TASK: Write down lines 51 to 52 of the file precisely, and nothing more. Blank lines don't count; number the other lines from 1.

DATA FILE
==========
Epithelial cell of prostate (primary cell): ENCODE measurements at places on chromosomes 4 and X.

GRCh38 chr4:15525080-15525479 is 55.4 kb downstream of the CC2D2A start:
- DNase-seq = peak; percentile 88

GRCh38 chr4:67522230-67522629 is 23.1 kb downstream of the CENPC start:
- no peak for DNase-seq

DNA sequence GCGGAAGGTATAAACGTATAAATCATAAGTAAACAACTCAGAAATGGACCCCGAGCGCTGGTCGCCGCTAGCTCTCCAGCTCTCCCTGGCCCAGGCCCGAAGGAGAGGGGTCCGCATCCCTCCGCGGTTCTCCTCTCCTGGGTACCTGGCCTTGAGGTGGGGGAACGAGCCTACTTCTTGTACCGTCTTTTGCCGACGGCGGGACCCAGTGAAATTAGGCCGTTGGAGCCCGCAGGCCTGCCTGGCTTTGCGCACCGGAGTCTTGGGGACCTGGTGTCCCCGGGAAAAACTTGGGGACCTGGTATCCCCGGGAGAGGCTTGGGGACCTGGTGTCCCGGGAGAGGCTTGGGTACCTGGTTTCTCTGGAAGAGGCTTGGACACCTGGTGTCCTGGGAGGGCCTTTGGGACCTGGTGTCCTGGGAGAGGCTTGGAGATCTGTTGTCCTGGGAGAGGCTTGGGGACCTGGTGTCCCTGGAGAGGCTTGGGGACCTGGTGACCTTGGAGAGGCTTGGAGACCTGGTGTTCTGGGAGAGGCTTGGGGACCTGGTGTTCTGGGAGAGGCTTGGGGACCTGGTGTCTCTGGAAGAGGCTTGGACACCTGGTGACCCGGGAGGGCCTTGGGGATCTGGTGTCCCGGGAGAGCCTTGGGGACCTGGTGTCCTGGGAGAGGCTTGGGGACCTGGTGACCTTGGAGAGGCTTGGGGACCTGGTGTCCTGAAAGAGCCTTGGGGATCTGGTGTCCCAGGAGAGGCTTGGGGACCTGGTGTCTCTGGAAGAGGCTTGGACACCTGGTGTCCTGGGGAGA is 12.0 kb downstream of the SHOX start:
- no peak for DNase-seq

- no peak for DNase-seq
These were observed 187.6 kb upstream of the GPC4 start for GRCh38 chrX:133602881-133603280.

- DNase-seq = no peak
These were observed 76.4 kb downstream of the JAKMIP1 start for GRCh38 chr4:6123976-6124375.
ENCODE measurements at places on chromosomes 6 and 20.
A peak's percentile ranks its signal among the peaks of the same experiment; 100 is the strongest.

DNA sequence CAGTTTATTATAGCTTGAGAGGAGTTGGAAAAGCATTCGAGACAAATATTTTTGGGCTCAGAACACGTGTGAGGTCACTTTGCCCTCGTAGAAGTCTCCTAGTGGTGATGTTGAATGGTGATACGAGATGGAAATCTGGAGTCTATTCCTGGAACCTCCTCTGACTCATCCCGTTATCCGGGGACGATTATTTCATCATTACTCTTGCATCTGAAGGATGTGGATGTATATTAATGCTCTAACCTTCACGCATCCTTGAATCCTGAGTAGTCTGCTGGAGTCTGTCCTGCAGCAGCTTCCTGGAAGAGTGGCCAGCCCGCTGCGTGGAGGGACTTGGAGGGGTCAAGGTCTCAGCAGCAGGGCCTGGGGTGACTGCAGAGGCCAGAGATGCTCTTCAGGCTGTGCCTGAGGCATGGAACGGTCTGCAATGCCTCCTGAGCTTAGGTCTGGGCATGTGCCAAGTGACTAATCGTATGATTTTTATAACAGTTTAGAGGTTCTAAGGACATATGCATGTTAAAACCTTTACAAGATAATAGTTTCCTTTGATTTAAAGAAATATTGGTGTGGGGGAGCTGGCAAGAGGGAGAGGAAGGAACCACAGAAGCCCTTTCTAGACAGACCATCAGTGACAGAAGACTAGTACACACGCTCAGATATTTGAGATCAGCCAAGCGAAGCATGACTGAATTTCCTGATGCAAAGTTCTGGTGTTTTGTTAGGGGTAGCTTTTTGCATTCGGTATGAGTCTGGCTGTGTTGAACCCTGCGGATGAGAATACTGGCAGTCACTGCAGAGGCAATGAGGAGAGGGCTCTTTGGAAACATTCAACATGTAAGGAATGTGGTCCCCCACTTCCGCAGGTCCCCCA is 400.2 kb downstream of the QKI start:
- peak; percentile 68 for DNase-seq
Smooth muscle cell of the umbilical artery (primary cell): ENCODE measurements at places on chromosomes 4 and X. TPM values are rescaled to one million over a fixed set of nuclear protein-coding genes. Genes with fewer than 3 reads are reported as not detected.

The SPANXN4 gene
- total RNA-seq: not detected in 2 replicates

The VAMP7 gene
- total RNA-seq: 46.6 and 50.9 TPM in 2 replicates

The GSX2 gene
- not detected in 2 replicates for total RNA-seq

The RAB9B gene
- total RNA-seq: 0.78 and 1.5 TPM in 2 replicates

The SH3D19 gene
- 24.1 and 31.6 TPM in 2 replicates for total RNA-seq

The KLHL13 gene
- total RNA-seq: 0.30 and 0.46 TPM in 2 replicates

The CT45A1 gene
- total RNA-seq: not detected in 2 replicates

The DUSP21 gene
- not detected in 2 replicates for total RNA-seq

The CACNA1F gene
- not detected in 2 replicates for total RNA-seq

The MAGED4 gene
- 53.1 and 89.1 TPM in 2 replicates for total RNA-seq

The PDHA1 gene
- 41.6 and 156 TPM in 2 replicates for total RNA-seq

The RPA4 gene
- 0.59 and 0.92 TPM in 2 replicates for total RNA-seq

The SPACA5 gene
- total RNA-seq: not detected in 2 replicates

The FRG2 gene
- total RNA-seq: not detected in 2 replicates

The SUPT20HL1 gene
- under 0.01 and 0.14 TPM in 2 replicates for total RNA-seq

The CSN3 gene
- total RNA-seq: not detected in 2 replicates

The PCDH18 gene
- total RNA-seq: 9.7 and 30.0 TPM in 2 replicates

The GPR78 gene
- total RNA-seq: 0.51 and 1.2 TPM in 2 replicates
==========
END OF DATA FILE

The GPR78 gene
- total RNA-seq: 0.51 and 1.2 TPM in 2 replicates